Eight years ago I was called as a juror, sat for a trial then learned over lunch that the defendant had copped a plea. This week I was called to be a juror again. Seventeen were called for a criminal trial, eight of us were empaneled and six of us got to render verdicts. I was one of the latter. I should have expected as much given that my juror number was 3. If hoping to get out of jury duty trial, hope they give you a larger number.
Aside from paying taxes and obeying laws, citizens have only two duties. Voting is optional, but jury duty is not. So I drove to the courthouse in Belchertown, Massachusetts (a really bad name for a town, BTW) and got predictably lost for a while, arriving about ten minutes late. Fortunately, I was not in trouble or the last to arrive. They forced us to watch Today on NBC and I tried to tune it out with a crossword puzzle.
The case involved someone I realized later I probably had met tangentially. Not only does she live in my little village, she also does a lot of ordering at the local pet food store we frequent. At age twenty-nine, she looked ten years younger and no more than one hundred pounds soaking wet. She was charged with negligent driving and driving under the influence. She had participated in a charity golf event for her employer, played eighteen holes of bad golf, retired to the clubhouse and consumed (she testified) about twelve ounces of an IPA. Sometime afterward she drove home, but probably missed the turnoff to the shortest way home on her GPS and ended up in South Amherst. There at a set of double roundabouts she flew over the circle, destroyed a tire and ended up on the side of the road. She said approaching the roundabout she had glanced down at her GPS to understand how to navigate the two roundabouts and that bad timing caused her accident.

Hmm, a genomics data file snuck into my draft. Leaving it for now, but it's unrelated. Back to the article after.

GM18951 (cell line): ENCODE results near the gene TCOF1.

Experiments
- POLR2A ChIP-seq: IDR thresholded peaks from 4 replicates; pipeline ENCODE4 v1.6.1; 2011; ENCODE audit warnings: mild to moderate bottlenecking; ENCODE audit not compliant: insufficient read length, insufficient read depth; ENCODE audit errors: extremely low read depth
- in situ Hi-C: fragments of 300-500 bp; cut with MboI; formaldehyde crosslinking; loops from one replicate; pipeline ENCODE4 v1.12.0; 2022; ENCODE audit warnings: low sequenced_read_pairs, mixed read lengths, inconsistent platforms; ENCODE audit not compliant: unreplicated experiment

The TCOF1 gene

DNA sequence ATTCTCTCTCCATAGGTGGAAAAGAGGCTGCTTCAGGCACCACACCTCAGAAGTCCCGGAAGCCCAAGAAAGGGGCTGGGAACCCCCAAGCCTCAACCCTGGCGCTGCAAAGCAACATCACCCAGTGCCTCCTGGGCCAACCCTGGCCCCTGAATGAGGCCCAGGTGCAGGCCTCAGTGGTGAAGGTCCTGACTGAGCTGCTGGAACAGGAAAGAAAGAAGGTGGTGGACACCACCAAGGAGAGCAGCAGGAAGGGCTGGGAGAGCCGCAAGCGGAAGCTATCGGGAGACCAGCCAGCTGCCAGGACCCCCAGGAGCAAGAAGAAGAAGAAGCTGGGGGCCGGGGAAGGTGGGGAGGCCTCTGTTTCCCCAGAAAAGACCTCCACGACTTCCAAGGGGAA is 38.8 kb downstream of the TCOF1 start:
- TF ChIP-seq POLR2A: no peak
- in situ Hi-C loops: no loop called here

A lady watched the whole thing and she and her husband tried to offer assistance. She testified that the defendant seemed shocked and/or drunk. She was not very coherent when she tried to talk to them, but was proactive enough to have her registration and drivers license ready for the officer who showed up some minutes later. She was given a sobriety test by being asked to walk a straight line, one foot in front of the other. After one step she leaned on her car for support. She attempted the test three times and was eventually arrested and taken to the police station. She never got a Breathalyzer test.
So it was up to the six of us who actually made it to deliberations to pass judgment on her. The woman who watched the accident testified, as did the arresting officer. Her husband who was also a witness was not called, nor was a second officer also there. The judge solemnly instructed us that we either had to find her guilty or not guilty, and we had to be unanimous.
In one respect Massachusetts law is good, since we were a jury of eight instead of the traditional twelve, and two were alternates who got to sit in a nearby room and twiddle their thumbs. Even with six of us in a room it looked like we might end up as a hung jury. However, no one really wanted to come back on Friday to deliberate some more because it didn’t look like we would have a change of mind.